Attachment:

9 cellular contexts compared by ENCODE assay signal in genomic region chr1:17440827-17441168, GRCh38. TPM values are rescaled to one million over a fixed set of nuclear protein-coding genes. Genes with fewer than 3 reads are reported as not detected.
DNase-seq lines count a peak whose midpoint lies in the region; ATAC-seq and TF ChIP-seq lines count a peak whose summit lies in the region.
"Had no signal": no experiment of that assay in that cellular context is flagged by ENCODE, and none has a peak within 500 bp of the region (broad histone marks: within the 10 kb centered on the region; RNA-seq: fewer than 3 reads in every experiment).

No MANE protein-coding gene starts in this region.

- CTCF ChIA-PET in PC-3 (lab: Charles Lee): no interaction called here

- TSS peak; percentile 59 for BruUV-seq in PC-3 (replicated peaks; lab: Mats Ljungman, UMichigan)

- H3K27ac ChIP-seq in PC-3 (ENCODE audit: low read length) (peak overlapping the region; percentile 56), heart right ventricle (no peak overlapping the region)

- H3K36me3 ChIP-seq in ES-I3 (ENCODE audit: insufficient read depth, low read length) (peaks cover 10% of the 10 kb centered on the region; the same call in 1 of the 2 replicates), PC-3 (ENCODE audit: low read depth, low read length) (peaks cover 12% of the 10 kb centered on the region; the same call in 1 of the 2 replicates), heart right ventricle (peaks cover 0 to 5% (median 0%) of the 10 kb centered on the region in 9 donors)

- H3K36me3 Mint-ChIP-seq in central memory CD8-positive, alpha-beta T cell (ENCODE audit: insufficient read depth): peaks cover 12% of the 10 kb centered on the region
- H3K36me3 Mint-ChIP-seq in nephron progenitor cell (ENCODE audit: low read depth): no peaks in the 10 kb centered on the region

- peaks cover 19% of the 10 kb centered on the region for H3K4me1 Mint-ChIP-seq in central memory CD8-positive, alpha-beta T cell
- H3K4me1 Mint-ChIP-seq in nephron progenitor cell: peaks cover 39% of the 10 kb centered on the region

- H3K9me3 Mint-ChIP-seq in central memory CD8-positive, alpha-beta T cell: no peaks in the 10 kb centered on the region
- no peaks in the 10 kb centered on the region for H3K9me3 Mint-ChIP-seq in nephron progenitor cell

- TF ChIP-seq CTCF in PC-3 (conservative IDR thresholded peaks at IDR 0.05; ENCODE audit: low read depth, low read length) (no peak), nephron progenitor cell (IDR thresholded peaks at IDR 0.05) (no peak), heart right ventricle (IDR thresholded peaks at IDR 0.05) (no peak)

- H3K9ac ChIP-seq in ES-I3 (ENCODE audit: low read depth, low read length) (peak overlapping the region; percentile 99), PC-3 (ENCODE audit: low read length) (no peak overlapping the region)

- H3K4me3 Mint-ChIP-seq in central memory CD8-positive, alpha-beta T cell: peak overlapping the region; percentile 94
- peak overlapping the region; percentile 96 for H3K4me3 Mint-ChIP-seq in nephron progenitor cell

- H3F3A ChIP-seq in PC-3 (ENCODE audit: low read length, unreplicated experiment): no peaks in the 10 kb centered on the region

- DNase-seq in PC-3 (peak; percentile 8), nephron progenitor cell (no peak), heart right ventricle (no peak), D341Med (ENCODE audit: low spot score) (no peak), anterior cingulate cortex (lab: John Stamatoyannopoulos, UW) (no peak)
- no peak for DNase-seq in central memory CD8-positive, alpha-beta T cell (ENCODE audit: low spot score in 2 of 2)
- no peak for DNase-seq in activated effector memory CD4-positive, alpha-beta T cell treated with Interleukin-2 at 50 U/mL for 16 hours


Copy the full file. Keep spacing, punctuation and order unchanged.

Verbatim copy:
9 cellular contexts compared by ENCODE assay signal in genomic region chr1:17440827-17441168, GRCh38. TPM values are rescaled to one million over a fixed set of nuclear protein-coding genes. Genes with fewer than 3 reads are reported as not detected.
DNase-seq lines count a peak whose midpoint lies in the region; ATAC-seq and TF ChIP-seq lines count a peak whose summit lies in the region.
"Had no signal": no experiment of that assay in that cellular context is flagged by ENCODE, and none has a peak within 500 bp of the region (broad histone marks: within the 10 kb centered on the region; RNA-seq: fewer than 3 reads in every experiment).

No MANE protein-coding gene starts in this region.

- CTCF ChIA-PET in PC-3 (lab: Charles Lee): no interaction called here

- TSS peak; percentile 59 for BruUV-seq in PC-3 (replicated peaks; lab: Mats Ljungman, UMichigan)

- H3K27ac ChIP-seq in PC-3 (ENCODE audit: low read length) (peak overlapping the region; percentile 56), heart right ventricle (no peak overlapping the region)

- H3K36me3 ChIP-seq in ES-I3 (ENCODE audit: insufficient read depth, low read length) (peaks cover 10% of the 10 kb centered on the region; the same call in 1 of the 2 replicates), PC-3 (ENCODE audit: low read depth, low read length) (peaks cover 12% of the 10 kb centered on the region; the same call in 1 of the 2 replicates), heart right ventricle (peaks cover 0 to 5% (median 0%) of the 10 kb centered on the region in 9 donors)

- H3K36me3 Mint-ChIP-seq in central memory CD8-positive, alpha-beta T cell (ENCODE audit: insufficient read depth): peaks cover 12% of the 10 kb centered on the region
- H3K36me3 Mint-ChIP-seq in nephron progenitor cell (ENCODE audit: low read depth): no peaks in the 10 kb centered on the region

- peaks cover 19% of the 10 kb centered on the region for H3K4me1 Mint-ChIP-seq in central memory CD8-positive, alpha-beta T cell
- H3K4me1 Mint-ChIP-seq in nephron progenitor cell: peaks cover 39% of the 10 kb centered on the region

- H3K9me3 Mint-ChIP-seq in central memory CD8-positive, alpha-beta T cell: no peaks in the 10 kb centered on the region
- no peaks in the 10 kb centered on the region for H3K9me3 Mint-ChIP-seq in nephron progenitor cell

- TF ChIP-seq CTCF in PC-3 (conservative IDR thresholded peaks at IDR 0.05; ENCODE audit: low read depth, low read length) (no peak), nephron progenitor cell (IDR thresholded peaks at IDR 0.05) (no peak), heart right ventricle (IDR thresholded peaks at IDR 0.05) (no peak)

- H3K9ac ChIP-seq in ES-I3 (ENCODE audit: low read depth, low read length) (peak overlapping the region; percentile 99), PC-3 (ENCODE audit: low read length) (no peak overlapping the region)

- H3K4me3 Mint-ChIP-seq in central memory CD8-positive, alpha-beta T cell: peak overlapping the region; percentile 94
- peak overlapping the region; percentile 96 for H3K4me3 Mint-ChIP-seq in nephron progenitor cell

- H3F3A ChIP-seq in PC-3 (ENCODE audit: low read length, unreplicated experiment): no peaks in the 10 kb centered on the region

- DNase-seq in PC-3 (peak; percentile 8), nephron progenitor cell (no peak), heart right ventricle (no peak), D341Med (ENCODE audit: low spot score) (no peak), anterior cingulate cortex (lab: John Stamatoyannopoulos, UW) (no peak)
- no peak for DNase-seq in central memory CD8-positive, alpha-beta T cell (ENCODE audit: low spot score in 2 of 2)
- no peak for DNase-seq in activated effector memory CD4-positive, alpha-beta T cell treated with Interleukin-2 at 50 U/mL for 16 hours